The neighborhood of Astoria was almost entirely Greek when I spent a few months there a decade ago, carrying out research at Queens College on a Fulbright scholarship. In fact, I could go about my daily business – visiting the bank or post office, shopping at the supermarket, eating at restaurants and having a coffee – without speaking a word of English. And rental rates were still tolerable in an area that was just seven subway stops from downtown Manhattan. This is by no means the case today, as the borough of Queens becomes the new Brooklyn and Astoria is filling up with hip professionals and young parents. The Greek presence, meanwhile, remains strong, though it is losing some of its vitality.
The history of this pocket of Greekness has never been recorded in a comprehensive manner, an oversight that has long nagged at Queens College sociology professor and distinguished poet Nicholas Alexiou. It is almost criminal how the history of this community remained elusive for so many years, he says, as the Greeks who went to America in the second big migration wave between the 1960s and 1980s grew old or died without ever having told their tales of relocation – not just in Astoria, but all over the United States.
This gap in the history of the diaspora prompted Alexiou to create the Hellenic American Project (HAP), with the support of the Stavros Niarchos Foundation in the US. The initiative’s mission was simple: to help members of the diaspora keep the past alive and give it the attention it deserves, so as to prevent vacuums, distortions and oversights with regard to their identity.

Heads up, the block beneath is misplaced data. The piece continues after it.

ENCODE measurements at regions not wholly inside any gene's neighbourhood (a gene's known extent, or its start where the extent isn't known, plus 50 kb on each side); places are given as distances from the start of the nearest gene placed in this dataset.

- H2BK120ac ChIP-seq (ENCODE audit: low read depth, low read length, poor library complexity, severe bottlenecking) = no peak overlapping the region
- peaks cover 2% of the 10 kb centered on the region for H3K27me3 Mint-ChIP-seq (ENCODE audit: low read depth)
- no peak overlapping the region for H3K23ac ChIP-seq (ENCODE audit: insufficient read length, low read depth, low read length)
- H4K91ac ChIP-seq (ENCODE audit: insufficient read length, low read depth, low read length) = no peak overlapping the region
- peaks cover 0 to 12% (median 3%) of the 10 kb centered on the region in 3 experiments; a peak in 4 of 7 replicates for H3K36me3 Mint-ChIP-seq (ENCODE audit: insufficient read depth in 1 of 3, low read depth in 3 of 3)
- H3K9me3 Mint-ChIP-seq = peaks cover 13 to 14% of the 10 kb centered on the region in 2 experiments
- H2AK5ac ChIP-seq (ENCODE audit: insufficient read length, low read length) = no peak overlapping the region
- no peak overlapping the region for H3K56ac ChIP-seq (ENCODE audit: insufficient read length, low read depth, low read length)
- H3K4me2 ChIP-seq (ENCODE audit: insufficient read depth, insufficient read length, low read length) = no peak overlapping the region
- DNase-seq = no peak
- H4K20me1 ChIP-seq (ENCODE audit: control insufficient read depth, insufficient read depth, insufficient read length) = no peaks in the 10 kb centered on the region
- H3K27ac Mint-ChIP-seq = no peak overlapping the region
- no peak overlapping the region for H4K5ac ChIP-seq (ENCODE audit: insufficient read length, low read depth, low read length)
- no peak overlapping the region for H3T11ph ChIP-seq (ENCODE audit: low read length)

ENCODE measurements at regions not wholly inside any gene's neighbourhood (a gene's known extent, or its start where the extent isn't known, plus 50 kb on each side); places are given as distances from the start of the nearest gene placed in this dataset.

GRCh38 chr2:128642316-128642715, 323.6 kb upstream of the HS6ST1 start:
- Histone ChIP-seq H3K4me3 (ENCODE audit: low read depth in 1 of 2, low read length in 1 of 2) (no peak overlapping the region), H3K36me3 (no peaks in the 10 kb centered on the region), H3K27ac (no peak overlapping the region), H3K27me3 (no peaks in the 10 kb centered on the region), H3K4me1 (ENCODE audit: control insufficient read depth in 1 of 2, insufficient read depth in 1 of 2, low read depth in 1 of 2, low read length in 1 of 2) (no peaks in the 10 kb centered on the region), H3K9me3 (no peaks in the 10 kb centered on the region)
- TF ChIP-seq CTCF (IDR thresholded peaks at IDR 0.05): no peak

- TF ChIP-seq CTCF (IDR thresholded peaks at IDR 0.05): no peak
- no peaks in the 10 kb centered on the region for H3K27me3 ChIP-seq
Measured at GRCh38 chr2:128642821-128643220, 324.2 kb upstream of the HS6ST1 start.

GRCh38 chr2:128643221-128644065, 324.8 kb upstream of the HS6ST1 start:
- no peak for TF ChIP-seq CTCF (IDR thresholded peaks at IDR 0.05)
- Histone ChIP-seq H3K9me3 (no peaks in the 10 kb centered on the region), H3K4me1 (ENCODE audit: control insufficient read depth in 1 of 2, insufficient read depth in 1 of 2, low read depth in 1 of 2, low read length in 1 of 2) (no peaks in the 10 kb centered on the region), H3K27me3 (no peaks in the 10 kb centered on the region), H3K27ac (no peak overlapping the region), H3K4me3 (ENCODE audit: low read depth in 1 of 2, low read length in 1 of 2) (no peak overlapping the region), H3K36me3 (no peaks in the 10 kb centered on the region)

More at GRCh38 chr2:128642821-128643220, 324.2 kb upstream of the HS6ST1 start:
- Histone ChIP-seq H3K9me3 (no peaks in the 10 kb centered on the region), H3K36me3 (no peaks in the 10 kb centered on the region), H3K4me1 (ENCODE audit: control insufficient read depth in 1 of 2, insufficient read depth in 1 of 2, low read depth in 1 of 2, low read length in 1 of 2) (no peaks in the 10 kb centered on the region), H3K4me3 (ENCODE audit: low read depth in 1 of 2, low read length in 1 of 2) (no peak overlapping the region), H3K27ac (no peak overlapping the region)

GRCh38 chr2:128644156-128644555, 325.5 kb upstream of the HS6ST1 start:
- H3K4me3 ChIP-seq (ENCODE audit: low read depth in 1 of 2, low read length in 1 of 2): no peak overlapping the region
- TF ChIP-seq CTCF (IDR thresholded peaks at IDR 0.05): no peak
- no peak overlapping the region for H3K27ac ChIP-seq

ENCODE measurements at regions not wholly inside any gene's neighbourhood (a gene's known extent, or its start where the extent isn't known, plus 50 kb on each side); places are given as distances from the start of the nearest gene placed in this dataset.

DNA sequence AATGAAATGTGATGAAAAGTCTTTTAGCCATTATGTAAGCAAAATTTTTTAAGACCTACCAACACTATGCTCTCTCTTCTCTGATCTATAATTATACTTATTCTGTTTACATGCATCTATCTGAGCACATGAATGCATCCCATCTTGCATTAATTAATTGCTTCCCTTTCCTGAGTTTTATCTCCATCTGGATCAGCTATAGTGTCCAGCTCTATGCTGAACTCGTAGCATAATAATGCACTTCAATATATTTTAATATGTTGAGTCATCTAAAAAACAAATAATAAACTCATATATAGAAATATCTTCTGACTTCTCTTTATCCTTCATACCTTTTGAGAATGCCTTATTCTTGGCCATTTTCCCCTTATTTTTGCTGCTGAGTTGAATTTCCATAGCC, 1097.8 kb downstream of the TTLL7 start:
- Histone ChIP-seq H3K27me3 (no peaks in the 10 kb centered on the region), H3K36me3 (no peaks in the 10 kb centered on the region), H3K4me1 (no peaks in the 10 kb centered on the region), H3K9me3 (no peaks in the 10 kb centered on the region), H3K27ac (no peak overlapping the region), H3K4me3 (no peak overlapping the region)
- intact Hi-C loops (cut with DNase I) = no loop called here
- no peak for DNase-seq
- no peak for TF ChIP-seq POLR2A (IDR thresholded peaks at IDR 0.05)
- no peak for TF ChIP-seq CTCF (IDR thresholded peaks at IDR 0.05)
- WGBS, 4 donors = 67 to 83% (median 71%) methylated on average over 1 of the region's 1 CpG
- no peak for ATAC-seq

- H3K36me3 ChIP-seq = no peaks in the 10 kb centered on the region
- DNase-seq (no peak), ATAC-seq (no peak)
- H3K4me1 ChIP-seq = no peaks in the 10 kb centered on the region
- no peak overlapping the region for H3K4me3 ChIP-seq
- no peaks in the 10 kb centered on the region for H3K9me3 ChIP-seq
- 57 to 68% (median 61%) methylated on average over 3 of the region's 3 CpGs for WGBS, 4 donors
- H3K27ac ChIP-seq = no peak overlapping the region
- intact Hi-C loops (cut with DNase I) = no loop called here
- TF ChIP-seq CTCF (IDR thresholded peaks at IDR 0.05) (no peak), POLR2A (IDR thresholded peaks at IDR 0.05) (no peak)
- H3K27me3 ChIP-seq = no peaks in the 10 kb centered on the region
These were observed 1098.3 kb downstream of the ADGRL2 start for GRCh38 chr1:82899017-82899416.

What it produced is, in effect, a significant oral archive, a collection of evidence from the primary source, which is also combined with other tools like statistical data, studies and research.
This new trove of information complemented already existing archives compiled by the likes of Dan Georgakas, the respected poet, writer and activist, or Manolis Kassotis, the historian and expert on the islands of the Dodecanese and Karpathos in particular, but also archives concerning Greek Jews in the United States like that on the Romaniotes of New York. Significant contributions have also been made by second-, third- and fourth-generation Greek Americans describing their sense of Greekness.
The Hellenic American Project also recently compiled a collection of interviews with Greek Americans on the Covid crisis and published them on its website (hapsoc.org).
HAP is particularly interested in poetry, prose, oral narratives and art. Alexiou explains that getting the Greek-American community itself to contribute to the creation of this archive was not just something of a debt to the community, but is also the best method for inspiring a sense of the importance of their lineage among the diaspora’s younger members.
The organization is also providing two $1,000 scholarships for university students/researchers who use HAP’s archival material for their papers.